In the past 48 hours, two potential Republican rivals of former Secretary of State Hillary Clinton found themselves with the chance to take a shot at the presumed Democratic front-runner in 2016.

Sen. Rand Paul (R-Ky.) brought up President Clinton's affair with Monica Lewinsky to show that the so-called "war on women" is a false Democratic attack.

And Sen. Ted Cruz (R-Texas) called on Hillary Clinton to be candid about her mismanagement of the deadly violence in Benghazi, Libya.

Both attacks have superficial plausibility. But if they're the best that Republicans have, then Clinton is an even stronger presidential candidate than she appears to be.

Here's what Paul said, in context:

This whole sort of war on women thing, I'm scratching my head because if there was a war on women, I think they won. You know, the women in my family are incredibly successful. I have a niece at Cornell vet school, and 85 percent of the young people there are women. Law school, 60 percent are women. In med school, 55 percent. My younger sister is an OB-GYN with six kids and doing great. I don't see so much that women are downtrodden. I see women rising up and doing great things. In fact, I worry about our young men sometimes because I think the women are outcompeting the men in our world...

The women in my family are doing great. That's what I see in all the statistics coming out. I have, you know, young women in my office that are the leading intellectual lights of our office. So I don't really see this, that there's some sort of war on women that's, you know, keeping women down. I see women doing great and I think we should extol that success and not dumb it down into a political campaign that somehow one party doesn't like women or that. I think that's what's happened. It's all been for political purposes.

In another interview yesterday, Paul was asked about his wife's contention that Hillary should be judged in part by Bill's conduct in office.

Someone who takes advantage of a young girl in their office? I mean, really. And then (Democrats) have the gall to stand up and say, 'Republicans are having a war on women'?" he said. "Now, it's not Hillary's fault … but it is a factor in judging Bill Clinton in history."

Let's unpack the first set of quotations. Notice how Paul uses examples from his own to life to assure the viewer that, thank you very much, women are doing just fine. Why, the sister of a U.S. senator is doing just great and so are her kids. So are women I directly employ. They're doing fine. My niece is going to be an animal doctor, and wouldn't you know it, the majority of folks in her class are women. So, women are doing just fine. In fact, for want of a lack of an example, I'm kind of concerned about my male progeny.

The reason why the "war against women" trope works for Democrats is because it's plausible. Paul is generally correct that society is becoming more equal along the axis of gender, although much of that is the result of income inequality's burden on men. But tonally, and for women who are the targets of the Democratic campaign, access to health care, Planned Parenthood, and equal pay are as important to them as anecdotes of Paul's family are to him. Republicans need to see beyond the tip of their nose.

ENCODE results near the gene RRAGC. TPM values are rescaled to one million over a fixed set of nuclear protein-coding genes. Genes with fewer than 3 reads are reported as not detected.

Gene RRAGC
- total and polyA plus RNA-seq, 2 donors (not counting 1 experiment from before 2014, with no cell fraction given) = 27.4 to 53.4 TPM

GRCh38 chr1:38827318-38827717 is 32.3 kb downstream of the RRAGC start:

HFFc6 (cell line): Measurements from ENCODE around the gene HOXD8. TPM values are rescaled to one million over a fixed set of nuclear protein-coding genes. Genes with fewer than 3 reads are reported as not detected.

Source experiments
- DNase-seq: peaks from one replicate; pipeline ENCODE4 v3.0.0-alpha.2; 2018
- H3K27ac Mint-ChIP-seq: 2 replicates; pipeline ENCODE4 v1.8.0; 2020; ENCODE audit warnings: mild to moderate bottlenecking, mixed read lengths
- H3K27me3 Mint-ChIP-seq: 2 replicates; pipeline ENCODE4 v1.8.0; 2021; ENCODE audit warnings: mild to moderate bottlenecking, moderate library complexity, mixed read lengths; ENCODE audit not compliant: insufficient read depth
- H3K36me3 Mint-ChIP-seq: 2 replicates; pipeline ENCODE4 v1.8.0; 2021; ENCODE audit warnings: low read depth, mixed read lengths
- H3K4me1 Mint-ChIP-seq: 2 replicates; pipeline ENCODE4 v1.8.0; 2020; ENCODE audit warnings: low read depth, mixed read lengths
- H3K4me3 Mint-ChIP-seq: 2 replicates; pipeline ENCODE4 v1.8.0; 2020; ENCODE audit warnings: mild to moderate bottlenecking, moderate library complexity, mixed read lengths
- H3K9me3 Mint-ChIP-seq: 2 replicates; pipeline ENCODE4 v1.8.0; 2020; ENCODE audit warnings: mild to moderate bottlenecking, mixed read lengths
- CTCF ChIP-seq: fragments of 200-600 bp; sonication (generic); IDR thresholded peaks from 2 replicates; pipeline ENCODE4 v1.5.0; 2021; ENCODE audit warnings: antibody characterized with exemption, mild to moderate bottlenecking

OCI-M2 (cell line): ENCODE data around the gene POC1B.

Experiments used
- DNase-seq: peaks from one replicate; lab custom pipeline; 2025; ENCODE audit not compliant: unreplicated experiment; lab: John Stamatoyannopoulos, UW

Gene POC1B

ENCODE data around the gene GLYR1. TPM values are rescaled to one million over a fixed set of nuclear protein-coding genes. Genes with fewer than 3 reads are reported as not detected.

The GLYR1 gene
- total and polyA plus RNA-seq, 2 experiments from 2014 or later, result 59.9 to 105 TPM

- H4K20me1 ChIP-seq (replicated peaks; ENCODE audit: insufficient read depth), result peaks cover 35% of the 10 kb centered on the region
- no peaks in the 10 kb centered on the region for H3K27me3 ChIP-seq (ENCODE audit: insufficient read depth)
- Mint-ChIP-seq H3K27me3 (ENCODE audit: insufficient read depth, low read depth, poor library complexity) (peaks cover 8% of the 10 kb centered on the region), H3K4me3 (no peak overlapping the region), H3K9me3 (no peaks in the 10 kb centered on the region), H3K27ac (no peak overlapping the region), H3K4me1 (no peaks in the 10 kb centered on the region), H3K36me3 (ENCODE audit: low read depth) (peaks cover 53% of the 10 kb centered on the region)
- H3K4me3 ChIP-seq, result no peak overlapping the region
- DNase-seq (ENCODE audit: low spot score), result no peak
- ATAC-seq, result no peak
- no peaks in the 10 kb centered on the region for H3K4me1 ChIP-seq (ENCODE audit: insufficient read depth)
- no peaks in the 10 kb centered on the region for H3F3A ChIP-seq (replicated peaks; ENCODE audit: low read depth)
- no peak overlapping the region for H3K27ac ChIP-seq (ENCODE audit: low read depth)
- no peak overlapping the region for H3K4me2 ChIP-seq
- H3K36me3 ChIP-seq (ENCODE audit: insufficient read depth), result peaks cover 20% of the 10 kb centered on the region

More atonal is Paul's attack on Hillary Clinton by association with her husband's Oval Office dalliance with Monica Lewinsky, the intern. Paul found that behavior disgusting, as did, not incidentally, the Obamas. But it's painful to watch Paul attempt to link Hillary Clinton's behavior to her husband's cheating heart, and then make the leap and say that Democrats are waging the war against women.

First, is it good form to attack the wife of a guy who cheated on her? That's just bad form. Second, although Hillary Clinton should never be called upon to explain and account for her husband's mistake, it's quite easy for her to respond by noting that, throughout the course of her husband's political career, there aren't too many male politicians who have expanded the opportunities available to women around the world, not to mention the millions of women whose lives his foundation has helped save. If the Lewinsky ick somehow was going to stall Hillary Clinton, it would already have done so. And it didn't. She became a senator. Then a presidential candidate. Then a secretary of State.

Benghazi has a superficial appeal, and if Republicans took off their blinders and thought about it, could form the basis for a more substantive, plausible critique of Clinton's management style and foreign policy worldview. Alas, Ted Cruz, who has no credibility with the media, seems to be the Republican standard-bearer on Benghazi. And nuanced he ain't. In his attack, it's not that Clinton endorsed the over-commitment of U.S. military assets worldwide, or that Clinton relied too heavily on trusted subordinates instead of competent managers, it's that she actively covered up something and was callous and indifferent to the families of those four Americans who died there.

Some free advice for Republicans: The best way to use Benghazi is to concede that Clinton did the best she could given the difficult circumstances that day, and that there will always be open questions about what exactly caused the events that led to the deaths of American diplomats and contractors, but that the question Clinton has yet to be held accountable for is whether President Obama's decision to support NATO air strikes to effect regime change were in the interests of U.S. national security, and if so, how.

In the scheme of things, I think Paul will prove to be the more plausible presidential candidate. But so long as Ted Cruz is his party's loudest voice on Benghazi, Clinton will find the issue to be annoying, rather than defining.